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Reviewed by:
  • Fuzzy-Set Social Science
  • Tim Futing Liao
Fuzzy-Set Social Science. By Charles C. Ragin. University of Chicago Press, 2000. 352 pp. Cloth, $48.00; paper, $18.95.

Whilst in the 1980s applying fuzzy logic to American Catholic membership in my doctoral research on fertility differentials, I kept a vigil on my university library bookshelves for new arrivals on fuzzy set theory and applications. All I read were books in engineering and computer science. The only social science entry I could locate in the Library of Congress catalogue was Michael Smithson’s Fuzzy Set Analysis for Behavioral and Social Science. I quickly purchased a copy but put it [End Page 354] aside almost as quickly for it was not terribly useful in dealing with the wide range of possible social science application of fuzzy set theory.

The need for a general book on applying fuzzy logic in the social sciences, unfilled by the Smithson book, remained so for the remainder of the century. Has Charles Ragin’s Fuzzy-Set Social Science filled the void? The answer is “No” though the book otherwise has extremely important messages for empirical researchers.

The cardinal component of fuzzy set theory is its grade of membership (GoM) concept. Simply put, in classical logic a set is crisp with a true or false membership whereas in fuzzy logic a set is noncrisp (or fuzzy) with a membership varying between null and full and its GoM ranging from 0 to 1. For example, conventionally Catholics are conceived as a crisp set, one either is or is not a Catholic. Using fuzzy logic, one may be a non-Catholic (0), a Catholic (1), or a partial Catholic with a GoM value between 0 and 1. Fuzzy memberships can be developed and estimated using a spectrum of methods. I used latent class models for the estimation; Max Woodbury, Ken Manton and associates developed a GoM model (with software) for multivariate analysis in social and biomedical research. Manton and colleagues published widely, including a 1992 chapter in Sociological Methodology on using GoM techniques in regression. My initial disappointment by the absence of any such references in Ragin’s book was replaced by the discovery that the book purports to introduce not fuzzy logic and its potential or accomplished social science applications, but its application to a particular method known as qualitative comparative analysis (QCA) that Ragin developed over the years beginning in his 1987 book, The Comparative Method.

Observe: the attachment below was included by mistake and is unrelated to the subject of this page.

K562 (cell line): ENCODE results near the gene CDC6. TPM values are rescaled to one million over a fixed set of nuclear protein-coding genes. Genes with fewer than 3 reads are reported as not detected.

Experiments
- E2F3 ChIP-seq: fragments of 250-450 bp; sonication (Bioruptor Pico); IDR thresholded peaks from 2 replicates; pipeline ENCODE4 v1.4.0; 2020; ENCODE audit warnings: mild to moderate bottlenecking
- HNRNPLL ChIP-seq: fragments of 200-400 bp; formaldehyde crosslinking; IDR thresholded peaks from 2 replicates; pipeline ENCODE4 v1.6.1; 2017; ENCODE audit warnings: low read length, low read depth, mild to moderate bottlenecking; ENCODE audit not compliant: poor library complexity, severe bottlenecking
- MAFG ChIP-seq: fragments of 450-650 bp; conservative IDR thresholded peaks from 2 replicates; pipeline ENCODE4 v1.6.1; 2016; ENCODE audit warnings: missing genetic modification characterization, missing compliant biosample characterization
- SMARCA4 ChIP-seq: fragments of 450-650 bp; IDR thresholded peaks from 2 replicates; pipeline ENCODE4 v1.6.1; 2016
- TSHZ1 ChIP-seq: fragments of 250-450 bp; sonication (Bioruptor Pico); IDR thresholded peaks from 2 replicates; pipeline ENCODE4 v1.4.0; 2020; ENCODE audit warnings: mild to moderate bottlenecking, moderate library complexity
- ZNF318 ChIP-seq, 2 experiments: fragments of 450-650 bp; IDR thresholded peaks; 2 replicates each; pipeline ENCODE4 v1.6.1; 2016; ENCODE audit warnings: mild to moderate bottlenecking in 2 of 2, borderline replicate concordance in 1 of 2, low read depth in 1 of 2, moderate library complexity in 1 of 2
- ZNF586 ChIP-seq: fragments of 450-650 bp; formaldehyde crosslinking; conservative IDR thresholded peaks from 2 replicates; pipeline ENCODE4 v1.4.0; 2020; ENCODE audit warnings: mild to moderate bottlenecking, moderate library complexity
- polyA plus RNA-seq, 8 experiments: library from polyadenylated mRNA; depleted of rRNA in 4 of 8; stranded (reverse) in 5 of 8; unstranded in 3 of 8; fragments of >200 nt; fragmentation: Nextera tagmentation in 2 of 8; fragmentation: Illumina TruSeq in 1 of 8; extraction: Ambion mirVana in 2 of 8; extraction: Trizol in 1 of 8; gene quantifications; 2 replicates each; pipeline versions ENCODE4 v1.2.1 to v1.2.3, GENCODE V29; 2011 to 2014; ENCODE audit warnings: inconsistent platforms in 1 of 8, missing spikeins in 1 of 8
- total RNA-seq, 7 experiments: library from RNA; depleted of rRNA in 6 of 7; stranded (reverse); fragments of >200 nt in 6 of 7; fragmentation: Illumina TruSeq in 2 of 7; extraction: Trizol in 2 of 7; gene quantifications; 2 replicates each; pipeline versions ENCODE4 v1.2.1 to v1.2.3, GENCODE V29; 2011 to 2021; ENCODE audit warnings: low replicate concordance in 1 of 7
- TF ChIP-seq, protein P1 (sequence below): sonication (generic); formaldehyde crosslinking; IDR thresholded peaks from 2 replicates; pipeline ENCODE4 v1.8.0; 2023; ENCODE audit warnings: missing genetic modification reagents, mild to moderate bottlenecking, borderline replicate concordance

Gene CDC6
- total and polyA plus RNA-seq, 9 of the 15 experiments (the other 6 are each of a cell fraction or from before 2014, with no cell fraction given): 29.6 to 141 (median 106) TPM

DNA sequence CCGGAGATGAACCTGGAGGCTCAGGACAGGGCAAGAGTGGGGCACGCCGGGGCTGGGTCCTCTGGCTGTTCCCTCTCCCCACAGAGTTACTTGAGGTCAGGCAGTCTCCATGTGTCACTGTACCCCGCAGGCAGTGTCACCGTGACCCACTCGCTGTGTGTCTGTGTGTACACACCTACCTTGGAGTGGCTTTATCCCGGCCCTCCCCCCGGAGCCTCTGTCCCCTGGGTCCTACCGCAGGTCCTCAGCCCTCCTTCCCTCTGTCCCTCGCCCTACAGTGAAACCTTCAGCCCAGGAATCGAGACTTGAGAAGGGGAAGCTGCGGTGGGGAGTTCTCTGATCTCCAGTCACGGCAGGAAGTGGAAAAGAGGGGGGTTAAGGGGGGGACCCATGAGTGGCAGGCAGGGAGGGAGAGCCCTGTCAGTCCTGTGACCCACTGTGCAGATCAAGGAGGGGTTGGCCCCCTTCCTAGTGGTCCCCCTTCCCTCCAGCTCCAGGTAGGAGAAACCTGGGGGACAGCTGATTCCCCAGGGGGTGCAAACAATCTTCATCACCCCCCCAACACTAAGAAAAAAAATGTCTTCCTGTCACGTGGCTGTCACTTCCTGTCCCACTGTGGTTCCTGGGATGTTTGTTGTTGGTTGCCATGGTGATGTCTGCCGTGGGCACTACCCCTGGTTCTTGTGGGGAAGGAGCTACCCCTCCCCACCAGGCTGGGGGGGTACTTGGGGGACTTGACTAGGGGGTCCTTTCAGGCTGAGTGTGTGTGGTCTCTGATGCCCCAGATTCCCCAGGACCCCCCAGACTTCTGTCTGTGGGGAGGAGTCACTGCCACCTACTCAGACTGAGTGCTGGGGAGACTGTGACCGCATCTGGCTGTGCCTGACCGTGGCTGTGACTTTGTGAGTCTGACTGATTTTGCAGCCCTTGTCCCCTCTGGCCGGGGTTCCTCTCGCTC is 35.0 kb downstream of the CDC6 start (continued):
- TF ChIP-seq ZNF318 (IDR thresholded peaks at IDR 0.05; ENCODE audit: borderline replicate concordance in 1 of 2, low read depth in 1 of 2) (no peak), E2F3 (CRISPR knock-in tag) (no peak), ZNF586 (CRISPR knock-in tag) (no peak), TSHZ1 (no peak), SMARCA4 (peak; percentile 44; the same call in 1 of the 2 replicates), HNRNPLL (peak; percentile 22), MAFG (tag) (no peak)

Ragin’s 2000 book has two parts. In the first half of the book he presents the basic principles of diversity-oriented research (or QCA for the new millennium), and in the second half, he applies fuzzy logic to QCA, which has previously relied on conventional logic. The diversity-oriented approach is pitted against the quantitative, variable-oriented approach. In doing so, Ragin makes some valid and valuable criticisms of the conventional quantitative approach.

One such criticism is that the conventional approach is insensitive to the definition of population since researchers in this convention work with a predetermined population. However, the definition of a population is more complicated and must use case-based knowledge. In addition, the conventional quantitative approach is ignorant about causal complexity and incapable of dealing with it. In contrast, QCA can analyze necessary and sufficient conditions and distinguish between them. The advice to establish a dialogue between ideas (substantive theory) and evidence (data) is also crucial for conducting meaningful sociological research. These and other well-taken points characterize diversity-oriented research.

In theory, fuzzy logic elevates QCA. But how much does fuzzy logic add to QCA in practice? The book has two empirical examples, one analyzing IMF protests and the other studying welfare state generosity. However, it is not clear how much difference fuzzy logic makes as no comparison is made with other methods, except [End Page 355] some brief comments. For instance, certain findings are similar to those from a previous analysis using conventional quantitative techniques, and the method based on fuzzy sets offers a different approach to the problem of multicollinearity. The reader would benefit from a comparison of the results based on three methods: conventional quantitative analysis, QCA, and QCA with fuzzy logic...

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pp. 354-356
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